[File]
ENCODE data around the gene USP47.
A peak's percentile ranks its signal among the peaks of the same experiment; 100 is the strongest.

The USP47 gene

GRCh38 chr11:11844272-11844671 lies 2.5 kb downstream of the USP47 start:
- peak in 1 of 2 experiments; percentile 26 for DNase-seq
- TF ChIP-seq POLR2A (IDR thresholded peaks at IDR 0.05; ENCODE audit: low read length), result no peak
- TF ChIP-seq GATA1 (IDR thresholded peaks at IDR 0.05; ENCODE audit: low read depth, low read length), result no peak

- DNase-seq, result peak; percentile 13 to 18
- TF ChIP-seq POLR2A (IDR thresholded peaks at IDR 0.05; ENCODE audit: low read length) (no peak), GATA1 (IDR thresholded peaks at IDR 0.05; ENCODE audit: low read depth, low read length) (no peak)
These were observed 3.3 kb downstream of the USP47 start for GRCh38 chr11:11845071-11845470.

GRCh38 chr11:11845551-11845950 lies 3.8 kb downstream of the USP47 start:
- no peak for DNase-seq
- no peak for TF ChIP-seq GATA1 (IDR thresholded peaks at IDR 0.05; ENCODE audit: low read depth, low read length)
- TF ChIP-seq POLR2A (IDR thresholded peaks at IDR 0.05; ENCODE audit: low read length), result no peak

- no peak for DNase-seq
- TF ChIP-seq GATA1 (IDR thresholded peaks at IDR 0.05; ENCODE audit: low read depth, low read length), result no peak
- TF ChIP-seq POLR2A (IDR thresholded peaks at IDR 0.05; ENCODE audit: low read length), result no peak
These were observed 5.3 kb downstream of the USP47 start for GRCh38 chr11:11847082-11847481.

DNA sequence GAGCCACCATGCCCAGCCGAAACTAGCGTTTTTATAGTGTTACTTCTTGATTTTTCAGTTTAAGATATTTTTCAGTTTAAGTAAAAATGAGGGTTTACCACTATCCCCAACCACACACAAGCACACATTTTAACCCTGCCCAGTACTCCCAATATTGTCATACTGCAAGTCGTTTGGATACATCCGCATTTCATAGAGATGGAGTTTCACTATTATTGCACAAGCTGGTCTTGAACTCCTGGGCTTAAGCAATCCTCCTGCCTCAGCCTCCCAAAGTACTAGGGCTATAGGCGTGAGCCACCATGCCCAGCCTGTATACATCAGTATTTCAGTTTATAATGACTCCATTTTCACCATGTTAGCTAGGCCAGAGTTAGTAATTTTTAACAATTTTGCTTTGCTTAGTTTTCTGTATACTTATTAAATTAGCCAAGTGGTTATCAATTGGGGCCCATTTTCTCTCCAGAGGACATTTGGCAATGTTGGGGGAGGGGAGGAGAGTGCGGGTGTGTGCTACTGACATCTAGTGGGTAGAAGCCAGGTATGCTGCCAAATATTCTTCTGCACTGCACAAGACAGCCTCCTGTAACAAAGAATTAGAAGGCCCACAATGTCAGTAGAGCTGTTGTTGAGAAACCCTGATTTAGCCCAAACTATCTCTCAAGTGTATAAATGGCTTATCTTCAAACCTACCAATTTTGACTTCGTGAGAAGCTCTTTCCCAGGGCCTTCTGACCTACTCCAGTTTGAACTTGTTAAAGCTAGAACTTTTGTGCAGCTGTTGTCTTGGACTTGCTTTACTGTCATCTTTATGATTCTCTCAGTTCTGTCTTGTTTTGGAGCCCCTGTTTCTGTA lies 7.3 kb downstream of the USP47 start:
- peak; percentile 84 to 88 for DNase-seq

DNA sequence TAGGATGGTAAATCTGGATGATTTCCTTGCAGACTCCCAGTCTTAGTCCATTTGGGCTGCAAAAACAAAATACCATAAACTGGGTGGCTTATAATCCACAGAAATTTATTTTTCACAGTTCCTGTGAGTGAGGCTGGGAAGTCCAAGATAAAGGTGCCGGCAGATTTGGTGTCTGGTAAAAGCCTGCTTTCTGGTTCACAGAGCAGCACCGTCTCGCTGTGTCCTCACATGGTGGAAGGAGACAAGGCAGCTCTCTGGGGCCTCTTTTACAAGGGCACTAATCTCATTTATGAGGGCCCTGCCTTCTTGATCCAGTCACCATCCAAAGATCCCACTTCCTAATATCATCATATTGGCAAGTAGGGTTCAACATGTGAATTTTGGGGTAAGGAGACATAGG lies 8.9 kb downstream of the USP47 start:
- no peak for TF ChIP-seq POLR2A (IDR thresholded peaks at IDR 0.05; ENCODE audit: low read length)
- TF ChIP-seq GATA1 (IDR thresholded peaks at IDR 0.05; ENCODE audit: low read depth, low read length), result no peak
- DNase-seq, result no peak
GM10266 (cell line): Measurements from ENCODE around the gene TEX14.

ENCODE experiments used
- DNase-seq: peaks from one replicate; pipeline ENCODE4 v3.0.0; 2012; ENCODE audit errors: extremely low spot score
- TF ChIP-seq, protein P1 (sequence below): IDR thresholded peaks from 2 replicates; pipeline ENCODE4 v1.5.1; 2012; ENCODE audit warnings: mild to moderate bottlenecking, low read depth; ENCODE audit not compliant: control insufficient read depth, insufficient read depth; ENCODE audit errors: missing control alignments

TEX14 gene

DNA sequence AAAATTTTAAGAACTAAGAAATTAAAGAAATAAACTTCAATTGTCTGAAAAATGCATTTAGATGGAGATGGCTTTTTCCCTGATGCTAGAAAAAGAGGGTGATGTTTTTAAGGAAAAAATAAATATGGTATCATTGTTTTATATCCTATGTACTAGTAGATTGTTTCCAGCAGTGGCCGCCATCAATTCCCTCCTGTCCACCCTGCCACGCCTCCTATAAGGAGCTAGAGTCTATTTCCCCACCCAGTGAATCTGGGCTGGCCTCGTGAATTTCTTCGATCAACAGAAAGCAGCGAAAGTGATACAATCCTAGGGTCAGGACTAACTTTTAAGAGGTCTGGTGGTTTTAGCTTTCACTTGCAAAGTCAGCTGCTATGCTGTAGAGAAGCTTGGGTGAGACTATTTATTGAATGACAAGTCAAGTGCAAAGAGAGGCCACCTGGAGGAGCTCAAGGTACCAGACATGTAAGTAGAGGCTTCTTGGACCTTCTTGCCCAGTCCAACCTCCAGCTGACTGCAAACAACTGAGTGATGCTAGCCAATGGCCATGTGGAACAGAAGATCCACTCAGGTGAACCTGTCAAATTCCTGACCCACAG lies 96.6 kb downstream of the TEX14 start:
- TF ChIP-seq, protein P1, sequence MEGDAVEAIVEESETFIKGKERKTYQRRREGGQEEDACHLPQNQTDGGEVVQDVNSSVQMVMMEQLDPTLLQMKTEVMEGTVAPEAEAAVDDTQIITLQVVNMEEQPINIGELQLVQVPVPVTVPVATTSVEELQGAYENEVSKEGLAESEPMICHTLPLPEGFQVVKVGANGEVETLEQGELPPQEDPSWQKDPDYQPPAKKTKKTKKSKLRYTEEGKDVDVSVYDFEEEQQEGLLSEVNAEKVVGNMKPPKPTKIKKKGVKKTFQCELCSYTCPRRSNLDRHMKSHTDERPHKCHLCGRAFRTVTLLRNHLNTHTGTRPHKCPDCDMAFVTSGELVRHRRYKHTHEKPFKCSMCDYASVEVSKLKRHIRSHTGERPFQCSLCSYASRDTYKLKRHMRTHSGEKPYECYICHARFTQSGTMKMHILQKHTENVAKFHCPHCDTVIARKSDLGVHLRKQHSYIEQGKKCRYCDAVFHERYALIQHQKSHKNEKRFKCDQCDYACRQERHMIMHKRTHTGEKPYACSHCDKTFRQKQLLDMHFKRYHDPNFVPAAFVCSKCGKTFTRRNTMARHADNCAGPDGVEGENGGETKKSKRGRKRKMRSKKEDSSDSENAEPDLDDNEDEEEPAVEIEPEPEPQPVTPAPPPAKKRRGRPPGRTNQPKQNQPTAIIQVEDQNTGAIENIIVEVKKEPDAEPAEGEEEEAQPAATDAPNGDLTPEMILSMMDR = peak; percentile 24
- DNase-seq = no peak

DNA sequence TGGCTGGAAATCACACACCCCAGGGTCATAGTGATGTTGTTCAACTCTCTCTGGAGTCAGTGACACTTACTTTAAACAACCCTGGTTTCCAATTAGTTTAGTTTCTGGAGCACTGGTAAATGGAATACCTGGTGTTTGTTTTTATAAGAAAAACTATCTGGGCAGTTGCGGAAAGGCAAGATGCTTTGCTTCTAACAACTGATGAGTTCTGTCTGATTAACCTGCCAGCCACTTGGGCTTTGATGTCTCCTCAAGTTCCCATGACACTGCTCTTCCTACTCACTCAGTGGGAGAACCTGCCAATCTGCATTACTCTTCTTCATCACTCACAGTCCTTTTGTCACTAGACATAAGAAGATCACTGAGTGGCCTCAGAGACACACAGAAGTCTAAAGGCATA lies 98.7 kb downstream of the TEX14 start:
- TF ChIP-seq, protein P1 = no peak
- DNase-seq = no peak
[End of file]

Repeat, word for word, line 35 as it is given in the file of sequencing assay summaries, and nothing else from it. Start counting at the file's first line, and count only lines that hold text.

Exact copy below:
- DNase-seq = no peak